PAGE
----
Feds release study into repairing sunken Friant-Kern Canal

With its capacity reduced by more than 300,000 acre-feet of water due to sunken ground, a fix for the Friant-Kern Canal may be on the horizon.

Tuesday, the U.S. Bureau of Reclamation released its initial study into correcting the subsidence-caused collapse of the canal.


The Friant-Kern spans 152 miles from Millerton Lake in Fresno County to the Kern River in Bakersfield.

Federal water managers concluded an initial study on repairing a 33-mile stretch in Tulare and Kern counties.

10 miles of the canal would be widened to allow for restored capacity, while the other 23 miles would be realigned to new segments.

As with all things related to water projects, funding is the X-Factor.

Hope for funding improvements for the Friant-Kern Canal was pinned on 2018’s Proposition 3.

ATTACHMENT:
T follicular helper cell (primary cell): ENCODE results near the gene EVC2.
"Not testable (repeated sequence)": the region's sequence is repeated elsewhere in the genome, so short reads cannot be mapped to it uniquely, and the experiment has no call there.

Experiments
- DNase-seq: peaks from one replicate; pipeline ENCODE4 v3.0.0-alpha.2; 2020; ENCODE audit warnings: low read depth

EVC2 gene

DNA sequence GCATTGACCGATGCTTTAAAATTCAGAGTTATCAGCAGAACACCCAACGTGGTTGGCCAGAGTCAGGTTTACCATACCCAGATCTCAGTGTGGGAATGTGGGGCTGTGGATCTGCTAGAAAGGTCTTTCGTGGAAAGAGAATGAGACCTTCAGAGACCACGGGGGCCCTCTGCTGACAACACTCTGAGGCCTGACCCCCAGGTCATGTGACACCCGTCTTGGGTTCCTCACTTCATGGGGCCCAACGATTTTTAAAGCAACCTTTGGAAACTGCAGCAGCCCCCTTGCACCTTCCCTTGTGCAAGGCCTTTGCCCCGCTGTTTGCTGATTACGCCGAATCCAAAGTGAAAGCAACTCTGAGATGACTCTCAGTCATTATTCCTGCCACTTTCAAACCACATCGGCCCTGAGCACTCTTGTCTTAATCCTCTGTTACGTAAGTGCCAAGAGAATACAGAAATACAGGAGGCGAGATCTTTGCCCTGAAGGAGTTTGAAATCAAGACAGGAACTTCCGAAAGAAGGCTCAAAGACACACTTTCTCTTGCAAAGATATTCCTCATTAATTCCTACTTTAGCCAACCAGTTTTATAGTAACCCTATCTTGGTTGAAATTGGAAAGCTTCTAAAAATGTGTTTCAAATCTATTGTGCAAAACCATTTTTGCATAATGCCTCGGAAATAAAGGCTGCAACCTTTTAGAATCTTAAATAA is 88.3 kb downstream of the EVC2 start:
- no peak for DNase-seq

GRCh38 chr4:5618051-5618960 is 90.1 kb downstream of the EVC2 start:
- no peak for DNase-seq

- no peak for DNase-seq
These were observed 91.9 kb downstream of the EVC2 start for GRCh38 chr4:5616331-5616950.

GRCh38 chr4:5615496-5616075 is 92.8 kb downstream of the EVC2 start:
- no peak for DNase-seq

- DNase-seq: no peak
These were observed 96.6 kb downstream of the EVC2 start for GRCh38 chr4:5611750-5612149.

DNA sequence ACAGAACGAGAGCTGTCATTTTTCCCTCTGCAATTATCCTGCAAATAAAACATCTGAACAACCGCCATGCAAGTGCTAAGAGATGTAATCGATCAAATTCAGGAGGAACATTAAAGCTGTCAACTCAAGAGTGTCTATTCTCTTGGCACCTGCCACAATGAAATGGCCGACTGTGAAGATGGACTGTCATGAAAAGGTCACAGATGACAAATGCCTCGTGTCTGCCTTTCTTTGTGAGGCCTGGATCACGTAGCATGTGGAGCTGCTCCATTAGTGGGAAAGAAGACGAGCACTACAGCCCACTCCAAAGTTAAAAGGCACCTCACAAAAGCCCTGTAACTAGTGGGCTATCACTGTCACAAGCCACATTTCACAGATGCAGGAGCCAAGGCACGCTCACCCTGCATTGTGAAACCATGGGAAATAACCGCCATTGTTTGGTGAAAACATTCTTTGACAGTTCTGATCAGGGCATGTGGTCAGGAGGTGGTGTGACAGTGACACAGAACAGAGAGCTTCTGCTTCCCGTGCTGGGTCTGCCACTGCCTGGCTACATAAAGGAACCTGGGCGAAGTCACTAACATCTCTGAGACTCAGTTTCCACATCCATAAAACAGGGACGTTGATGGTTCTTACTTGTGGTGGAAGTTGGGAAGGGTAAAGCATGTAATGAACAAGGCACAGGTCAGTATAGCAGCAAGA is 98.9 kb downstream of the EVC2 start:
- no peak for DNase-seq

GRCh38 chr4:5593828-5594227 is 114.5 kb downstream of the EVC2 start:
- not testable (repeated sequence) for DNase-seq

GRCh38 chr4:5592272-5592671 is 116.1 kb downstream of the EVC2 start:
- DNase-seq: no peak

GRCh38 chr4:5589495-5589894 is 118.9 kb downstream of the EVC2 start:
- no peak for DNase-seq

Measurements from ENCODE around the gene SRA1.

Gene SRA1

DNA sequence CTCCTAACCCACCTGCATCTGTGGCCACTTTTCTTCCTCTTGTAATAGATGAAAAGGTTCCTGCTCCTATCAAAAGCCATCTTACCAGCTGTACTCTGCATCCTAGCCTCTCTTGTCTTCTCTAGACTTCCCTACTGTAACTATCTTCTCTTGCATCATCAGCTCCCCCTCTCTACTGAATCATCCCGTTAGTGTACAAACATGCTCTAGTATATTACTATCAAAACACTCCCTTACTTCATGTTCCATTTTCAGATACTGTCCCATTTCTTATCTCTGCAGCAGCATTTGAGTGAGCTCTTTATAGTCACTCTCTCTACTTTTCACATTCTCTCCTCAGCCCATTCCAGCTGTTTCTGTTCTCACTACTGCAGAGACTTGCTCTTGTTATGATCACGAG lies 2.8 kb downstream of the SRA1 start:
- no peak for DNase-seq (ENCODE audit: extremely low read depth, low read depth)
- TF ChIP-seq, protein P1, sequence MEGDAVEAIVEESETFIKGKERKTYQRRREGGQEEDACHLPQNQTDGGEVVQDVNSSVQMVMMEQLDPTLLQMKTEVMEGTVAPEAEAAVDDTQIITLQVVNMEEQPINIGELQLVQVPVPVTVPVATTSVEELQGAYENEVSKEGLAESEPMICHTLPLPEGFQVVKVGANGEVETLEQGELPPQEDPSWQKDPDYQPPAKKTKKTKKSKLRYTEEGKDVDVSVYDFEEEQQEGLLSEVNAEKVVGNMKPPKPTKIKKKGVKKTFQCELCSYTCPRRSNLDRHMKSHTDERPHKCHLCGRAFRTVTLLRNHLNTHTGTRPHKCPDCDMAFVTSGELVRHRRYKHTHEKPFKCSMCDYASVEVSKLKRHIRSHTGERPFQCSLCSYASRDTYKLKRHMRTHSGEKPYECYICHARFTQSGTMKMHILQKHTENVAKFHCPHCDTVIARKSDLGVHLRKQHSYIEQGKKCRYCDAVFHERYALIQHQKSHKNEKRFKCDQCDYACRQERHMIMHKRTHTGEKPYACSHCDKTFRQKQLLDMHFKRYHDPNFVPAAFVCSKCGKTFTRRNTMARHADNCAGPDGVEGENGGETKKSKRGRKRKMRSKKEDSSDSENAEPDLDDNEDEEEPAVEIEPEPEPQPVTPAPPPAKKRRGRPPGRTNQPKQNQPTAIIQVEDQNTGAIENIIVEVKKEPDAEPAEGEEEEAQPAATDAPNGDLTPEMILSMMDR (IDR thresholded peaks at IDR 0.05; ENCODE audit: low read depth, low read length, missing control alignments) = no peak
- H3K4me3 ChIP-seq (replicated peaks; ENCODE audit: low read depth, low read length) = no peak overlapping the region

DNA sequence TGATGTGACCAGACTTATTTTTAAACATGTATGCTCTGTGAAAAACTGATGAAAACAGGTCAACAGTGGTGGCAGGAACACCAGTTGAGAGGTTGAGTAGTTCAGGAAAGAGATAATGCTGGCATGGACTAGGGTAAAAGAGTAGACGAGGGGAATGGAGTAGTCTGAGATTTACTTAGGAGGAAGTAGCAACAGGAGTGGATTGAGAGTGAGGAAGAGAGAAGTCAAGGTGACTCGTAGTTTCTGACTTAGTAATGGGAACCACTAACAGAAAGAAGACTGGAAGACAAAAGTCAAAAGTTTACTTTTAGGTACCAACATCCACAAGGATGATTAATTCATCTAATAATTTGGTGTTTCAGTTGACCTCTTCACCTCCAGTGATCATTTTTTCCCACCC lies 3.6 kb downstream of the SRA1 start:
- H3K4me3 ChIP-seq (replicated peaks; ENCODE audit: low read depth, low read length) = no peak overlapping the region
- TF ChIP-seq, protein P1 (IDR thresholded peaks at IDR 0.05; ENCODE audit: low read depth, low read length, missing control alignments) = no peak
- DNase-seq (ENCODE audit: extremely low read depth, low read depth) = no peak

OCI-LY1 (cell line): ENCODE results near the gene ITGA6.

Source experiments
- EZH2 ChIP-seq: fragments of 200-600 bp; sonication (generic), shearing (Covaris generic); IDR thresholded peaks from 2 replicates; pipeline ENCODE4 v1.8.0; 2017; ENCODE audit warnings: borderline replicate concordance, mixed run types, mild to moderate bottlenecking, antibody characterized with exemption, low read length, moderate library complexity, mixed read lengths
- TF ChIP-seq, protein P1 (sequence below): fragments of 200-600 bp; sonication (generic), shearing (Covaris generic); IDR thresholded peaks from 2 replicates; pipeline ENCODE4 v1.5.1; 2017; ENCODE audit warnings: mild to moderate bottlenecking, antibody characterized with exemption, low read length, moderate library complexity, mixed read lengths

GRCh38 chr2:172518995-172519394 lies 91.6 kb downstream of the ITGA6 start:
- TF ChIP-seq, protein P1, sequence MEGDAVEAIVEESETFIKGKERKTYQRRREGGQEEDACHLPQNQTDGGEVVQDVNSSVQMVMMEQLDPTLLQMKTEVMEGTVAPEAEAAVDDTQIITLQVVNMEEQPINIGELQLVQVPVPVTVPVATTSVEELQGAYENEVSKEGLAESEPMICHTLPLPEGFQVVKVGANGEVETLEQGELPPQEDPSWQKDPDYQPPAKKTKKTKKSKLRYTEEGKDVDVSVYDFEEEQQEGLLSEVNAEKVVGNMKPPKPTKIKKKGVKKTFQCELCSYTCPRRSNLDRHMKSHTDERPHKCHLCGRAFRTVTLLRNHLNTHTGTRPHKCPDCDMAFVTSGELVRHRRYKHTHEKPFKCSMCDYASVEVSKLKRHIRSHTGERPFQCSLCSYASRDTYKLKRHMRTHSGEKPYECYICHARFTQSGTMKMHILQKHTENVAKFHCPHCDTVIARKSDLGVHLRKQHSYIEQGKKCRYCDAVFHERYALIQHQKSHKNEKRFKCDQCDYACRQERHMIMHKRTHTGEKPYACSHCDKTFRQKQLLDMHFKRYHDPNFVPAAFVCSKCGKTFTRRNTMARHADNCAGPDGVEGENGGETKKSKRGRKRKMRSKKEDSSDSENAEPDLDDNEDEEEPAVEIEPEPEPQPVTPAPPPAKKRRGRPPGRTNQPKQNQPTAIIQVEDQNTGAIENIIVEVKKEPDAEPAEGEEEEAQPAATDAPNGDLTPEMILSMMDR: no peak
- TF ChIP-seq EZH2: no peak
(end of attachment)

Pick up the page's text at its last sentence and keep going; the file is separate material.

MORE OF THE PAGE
As designed, the bond would have sent $750 million of the $8,9 billion fund to repair subsidence damage on the canal.

That hope was dashed when voters rejected the bond by less than 200,000 votes last November.

State legislators took a stab at funding repairs during the past legislative session.

Sens. Melissa Hurtado (D–Sanger) and Andreas Borgeas (R–Fresno) drafted up Senate Bill 559, which would have provided $400 million in repair funding.

The bill ultimately died in the Assembly ahead of the end of the legislative session.

On the Federal side, funding talk has been far quieter.

While Reclamation has provided a solid push forward with the initial study on repairs, no bill has been proposed by the Valley’s Federal legislators to fund repairs.

Despite that, Rep. TJ Cox (D–Fresno) announced Monday a bill that would expand the qualification for small rural communities to receive Federal grants for clean drinking water projects.

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